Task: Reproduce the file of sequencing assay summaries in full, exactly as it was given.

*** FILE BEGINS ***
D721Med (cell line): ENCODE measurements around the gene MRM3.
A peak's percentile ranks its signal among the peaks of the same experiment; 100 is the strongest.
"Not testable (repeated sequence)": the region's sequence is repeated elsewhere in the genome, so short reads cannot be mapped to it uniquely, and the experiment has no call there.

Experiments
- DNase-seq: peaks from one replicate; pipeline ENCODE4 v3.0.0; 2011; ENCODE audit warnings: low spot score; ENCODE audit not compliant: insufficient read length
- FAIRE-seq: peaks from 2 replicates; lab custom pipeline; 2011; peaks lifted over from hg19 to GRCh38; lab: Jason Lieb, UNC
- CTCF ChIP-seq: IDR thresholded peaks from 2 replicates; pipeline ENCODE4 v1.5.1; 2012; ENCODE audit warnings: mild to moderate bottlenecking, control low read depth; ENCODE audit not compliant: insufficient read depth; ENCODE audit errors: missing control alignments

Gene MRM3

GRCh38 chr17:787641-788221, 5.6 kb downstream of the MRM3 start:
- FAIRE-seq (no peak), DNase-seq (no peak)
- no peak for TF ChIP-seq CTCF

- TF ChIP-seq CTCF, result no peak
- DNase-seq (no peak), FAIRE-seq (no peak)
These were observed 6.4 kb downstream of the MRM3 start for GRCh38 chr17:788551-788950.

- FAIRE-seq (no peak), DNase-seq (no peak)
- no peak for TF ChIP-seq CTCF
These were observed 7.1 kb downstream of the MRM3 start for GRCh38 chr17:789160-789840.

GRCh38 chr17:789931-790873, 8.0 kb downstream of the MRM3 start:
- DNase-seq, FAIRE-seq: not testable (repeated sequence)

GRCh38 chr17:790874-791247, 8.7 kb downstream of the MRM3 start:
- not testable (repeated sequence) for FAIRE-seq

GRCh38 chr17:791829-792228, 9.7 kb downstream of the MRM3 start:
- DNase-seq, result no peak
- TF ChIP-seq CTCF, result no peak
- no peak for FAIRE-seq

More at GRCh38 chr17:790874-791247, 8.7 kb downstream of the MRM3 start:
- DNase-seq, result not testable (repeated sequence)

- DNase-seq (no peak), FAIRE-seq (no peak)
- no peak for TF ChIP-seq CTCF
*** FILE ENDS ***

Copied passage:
D721Med (cell line): ENCODE measurements around the gene MRM3.
A peak's percentile ranks its signal among the peaks of the same experiment; 100 is the strongest.
"Not testable (repeated sequence)": the region's sequence is repeated elsewhere in the genome, so short reads cannot be mapped to it uniquely, and the experiment has no call there.

Experiments
- DNase-seq: peaks from one replicate; pipeline ENCODE4 v3.0.0; 2011; ENCODE audit warnings: low spot score; ENCODE audit not compliant: insufficient read length
- FAIRE-seq: peaks from 2 replicates; lab custom pipeline; 2011; peaks lifted over from hg19 to GRCh38; lab: Jason Lieb, UNC
- CTCF ChIP-seq: IDR thresholded peaks from 2 replicates; pipeline ENCODE4 v1.5.1; 2012; ENCODE audit warnings: mild to moderate bottlenecking, control low read depth; ENCODE audit not compliant: insufficient read depth; ENCODE audit errors: missing control alignments

Gene MRM3

GRCh38 chr17:787641-788221, 5.6 kb downstream of the MRM3 start:
- FAIRE-seq (no peak), DNase-seq (no peak)
- no peak for TF ChIP-seq CTCF

- TF ChIP-seq CTCF, result no peak
- DNase-seq (no peak), FAIRE-seq (no peak)
These were observed 6.4 kb downstream of the MRM3 start for GRCh38 chr17:788551-788950.

- FAIRE-seq (no peak), DNase-seq (no peak)
- no peak for TF ChIP-seq CTCF
These were observed 7.1 kb downstream of the MRM3 start for GRCh38 chr17:789160-789840.

GRCh38 chr17:789931-790873, 8.0 kb downstream of the MRM3 start:
- DNase-seq, FAIRE-seq: not testable (repeated sequence)

GRCh38 chr17:790874-791247, 8.7 kb downstream of the MRM3 start:
- not testable (repeated sequence) for FAIRE-seq

GRCh38 chr17:791829-792228, 9.7 kb downstream of the MRM3 start:
- DNase-seq, result no peak
- TF ChIP-seq CTCF, result no peak
- no peak for FAIRE-seq

More at GRCh38 chr17:790874-791247, 8.7 kb downstream of the MRM3 start:
- DNase-seq, result not testable (repeated sequence)

- DNase-seq (no peak), FAIRE-seq (no peak)
- no peak for TF ChIP-seq CTCF